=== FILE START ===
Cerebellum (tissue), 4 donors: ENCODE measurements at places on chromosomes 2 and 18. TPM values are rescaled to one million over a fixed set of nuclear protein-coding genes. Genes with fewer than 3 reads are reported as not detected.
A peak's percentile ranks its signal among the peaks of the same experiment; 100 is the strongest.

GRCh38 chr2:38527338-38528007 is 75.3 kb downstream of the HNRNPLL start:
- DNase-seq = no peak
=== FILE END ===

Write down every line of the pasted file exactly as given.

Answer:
Cerebellum (tissue), 4 donors: ENCODE measurements at places on chromosomes 2 and 18. TPM values are rescaled to one million over a fixed set of nuclear protein-coding genes. Genes with fewer than 3 reads are reported as not detected.
A peak's percentile ranks its signal among the peaks of the same experiment; 100 is the strongest.

GRCh38 chr2:38527338-38528007 is 75.3 kb downstream of the HNRNPLL start:
- DNase-seq = no peak